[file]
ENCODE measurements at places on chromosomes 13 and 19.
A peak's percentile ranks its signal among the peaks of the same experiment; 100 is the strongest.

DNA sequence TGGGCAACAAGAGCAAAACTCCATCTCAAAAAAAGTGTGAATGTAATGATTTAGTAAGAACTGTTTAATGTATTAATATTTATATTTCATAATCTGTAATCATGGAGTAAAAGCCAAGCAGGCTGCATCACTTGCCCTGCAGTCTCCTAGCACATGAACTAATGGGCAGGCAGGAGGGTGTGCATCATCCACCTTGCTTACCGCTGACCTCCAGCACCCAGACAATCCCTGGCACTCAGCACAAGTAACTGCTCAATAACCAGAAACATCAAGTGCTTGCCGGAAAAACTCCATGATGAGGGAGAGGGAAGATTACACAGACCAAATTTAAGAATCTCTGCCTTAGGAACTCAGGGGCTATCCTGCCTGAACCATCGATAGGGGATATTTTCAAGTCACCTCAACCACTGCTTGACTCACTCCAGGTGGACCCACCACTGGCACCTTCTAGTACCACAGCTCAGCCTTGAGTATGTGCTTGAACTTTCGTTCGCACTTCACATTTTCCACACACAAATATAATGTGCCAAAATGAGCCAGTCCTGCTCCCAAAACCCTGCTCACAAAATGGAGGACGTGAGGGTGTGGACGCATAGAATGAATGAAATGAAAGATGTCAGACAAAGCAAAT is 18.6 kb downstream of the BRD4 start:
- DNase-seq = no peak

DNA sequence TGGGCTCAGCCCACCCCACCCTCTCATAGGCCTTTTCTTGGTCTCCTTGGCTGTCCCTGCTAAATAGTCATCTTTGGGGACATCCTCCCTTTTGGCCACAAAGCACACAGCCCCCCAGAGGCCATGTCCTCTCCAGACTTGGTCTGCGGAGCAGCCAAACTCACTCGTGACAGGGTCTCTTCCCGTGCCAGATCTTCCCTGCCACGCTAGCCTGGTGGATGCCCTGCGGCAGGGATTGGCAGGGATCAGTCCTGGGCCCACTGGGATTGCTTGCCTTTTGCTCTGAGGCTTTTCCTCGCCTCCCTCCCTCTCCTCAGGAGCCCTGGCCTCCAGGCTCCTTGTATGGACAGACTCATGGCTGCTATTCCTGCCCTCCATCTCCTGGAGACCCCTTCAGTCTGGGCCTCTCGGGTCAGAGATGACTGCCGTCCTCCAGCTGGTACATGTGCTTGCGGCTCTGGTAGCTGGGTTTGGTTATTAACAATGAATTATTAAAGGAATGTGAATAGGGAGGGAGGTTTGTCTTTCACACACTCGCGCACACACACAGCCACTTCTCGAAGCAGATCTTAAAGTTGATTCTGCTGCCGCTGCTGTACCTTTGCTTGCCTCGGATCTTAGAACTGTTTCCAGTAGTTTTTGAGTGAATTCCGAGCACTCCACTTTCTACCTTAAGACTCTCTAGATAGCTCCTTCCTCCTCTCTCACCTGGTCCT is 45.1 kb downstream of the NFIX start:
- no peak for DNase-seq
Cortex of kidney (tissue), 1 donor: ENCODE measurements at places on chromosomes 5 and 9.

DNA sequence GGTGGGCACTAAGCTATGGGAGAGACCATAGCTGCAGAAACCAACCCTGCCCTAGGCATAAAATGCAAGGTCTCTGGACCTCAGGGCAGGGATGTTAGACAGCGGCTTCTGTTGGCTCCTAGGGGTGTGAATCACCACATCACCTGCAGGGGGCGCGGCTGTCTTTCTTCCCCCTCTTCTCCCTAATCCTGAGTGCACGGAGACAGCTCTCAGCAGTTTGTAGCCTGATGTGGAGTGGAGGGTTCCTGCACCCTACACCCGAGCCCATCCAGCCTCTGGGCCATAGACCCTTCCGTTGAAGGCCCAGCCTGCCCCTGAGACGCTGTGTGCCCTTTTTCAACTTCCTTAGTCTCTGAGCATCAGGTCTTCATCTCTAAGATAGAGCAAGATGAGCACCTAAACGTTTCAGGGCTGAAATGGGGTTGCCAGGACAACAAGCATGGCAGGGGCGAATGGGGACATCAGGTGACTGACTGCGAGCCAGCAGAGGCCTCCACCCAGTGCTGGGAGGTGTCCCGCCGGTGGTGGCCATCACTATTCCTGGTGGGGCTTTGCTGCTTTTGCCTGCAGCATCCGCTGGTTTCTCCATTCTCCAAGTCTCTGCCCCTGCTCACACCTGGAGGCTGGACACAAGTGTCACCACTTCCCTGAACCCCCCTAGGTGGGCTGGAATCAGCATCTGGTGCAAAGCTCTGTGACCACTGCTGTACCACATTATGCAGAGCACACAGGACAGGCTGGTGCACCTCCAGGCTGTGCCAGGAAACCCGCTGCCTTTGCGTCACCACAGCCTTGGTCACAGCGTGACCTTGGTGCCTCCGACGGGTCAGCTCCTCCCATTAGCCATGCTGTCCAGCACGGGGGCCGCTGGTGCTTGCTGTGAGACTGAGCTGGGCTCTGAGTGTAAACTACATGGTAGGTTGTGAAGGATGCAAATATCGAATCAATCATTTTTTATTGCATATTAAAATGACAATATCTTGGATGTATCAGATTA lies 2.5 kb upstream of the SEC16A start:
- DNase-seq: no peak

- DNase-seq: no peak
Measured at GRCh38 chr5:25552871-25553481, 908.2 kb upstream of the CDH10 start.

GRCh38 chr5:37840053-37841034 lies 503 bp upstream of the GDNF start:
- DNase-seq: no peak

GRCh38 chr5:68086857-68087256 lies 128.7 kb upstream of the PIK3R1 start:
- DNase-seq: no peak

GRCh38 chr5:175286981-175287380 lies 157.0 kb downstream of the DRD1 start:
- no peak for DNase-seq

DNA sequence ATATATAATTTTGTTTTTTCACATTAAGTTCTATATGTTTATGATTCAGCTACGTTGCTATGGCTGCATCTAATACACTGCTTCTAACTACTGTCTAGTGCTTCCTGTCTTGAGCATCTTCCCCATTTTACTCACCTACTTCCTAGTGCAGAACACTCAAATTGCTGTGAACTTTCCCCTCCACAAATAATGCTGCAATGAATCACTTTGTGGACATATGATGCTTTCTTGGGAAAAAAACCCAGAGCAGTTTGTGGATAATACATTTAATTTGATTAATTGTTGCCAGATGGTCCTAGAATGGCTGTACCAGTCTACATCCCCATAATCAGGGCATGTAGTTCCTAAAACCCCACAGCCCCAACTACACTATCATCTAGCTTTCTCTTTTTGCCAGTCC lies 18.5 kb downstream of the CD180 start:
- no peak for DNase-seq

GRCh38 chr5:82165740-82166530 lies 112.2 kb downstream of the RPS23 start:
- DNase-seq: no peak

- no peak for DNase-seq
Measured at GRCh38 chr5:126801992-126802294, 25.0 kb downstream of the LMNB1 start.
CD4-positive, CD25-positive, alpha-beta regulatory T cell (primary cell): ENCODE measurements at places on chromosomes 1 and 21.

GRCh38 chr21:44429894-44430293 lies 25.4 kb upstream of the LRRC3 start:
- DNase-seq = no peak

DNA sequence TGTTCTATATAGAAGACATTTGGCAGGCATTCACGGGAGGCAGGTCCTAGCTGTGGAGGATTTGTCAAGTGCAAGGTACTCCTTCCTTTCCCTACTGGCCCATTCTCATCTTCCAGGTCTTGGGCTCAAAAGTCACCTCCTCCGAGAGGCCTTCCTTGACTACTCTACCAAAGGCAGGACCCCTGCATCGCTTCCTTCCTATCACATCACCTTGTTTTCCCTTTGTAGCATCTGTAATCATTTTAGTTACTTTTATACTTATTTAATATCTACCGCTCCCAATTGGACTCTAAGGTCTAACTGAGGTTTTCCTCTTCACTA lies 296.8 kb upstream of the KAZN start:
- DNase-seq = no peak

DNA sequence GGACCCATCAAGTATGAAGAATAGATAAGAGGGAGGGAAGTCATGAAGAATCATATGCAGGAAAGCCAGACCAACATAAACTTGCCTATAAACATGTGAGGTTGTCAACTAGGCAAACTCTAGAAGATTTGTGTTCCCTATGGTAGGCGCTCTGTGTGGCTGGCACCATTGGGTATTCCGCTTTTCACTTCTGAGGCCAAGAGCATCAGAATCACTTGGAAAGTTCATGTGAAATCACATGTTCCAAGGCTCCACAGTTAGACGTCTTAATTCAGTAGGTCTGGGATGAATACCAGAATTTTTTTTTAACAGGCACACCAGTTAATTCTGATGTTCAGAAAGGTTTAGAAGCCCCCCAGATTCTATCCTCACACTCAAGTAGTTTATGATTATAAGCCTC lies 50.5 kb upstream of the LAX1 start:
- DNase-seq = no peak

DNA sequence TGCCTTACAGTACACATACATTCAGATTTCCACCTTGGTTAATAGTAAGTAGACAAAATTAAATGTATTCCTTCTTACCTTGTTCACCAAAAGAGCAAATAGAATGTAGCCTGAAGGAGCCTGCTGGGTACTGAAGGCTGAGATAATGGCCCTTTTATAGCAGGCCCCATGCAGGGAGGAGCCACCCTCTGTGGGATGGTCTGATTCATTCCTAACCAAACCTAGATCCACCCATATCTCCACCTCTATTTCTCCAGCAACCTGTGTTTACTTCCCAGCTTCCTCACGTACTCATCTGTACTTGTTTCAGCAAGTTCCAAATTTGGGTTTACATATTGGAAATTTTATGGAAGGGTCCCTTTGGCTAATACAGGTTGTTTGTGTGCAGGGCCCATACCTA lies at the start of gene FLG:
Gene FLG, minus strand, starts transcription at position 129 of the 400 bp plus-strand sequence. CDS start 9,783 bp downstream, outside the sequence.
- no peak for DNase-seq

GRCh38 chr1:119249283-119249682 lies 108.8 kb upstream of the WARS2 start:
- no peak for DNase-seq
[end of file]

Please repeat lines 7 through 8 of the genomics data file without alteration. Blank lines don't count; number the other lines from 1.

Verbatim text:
Cortex of kidney (tissue), 1 donor: ENCODE measurements at places on chromosomes 5 and 9.

DNA sequence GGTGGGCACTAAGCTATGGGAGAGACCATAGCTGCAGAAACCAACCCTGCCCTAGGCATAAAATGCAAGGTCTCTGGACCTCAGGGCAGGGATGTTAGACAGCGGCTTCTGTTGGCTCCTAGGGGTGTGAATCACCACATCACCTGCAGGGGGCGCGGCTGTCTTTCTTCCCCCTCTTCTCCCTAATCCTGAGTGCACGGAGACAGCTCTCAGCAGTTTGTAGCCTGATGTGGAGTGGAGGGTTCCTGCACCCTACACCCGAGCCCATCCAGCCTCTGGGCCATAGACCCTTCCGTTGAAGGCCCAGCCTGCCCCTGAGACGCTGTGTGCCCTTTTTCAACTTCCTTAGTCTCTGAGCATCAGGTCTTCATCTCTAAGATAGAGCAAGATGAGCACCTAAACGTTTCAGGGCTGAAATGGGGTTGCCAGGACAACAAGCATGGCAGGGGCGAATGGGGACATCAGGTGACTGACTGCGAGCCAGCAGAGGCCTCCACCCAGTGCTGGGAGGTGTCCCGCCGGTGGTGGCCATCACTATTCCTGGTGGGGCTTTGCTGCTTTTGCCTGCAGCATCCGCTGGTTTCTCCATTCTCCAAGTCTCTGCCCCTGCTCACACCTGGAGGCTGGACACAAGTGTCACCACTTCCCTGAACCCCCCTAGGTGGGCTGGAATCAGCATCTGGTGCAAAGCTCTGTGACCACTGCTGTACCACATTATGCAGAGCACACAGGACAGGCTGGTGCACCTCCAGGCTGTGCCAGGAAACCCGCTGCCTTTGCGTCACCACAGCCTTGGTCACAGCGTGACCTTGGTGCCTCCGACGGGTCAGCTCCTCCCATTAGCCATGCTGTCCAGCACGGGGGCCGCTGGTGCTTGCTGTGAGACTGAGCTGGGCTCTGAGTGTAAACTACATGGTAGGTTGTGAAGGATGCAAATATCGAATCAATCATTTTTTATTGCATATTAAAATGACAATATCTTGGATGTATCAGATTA lies 2.5 kb upstream of the SEC16A start: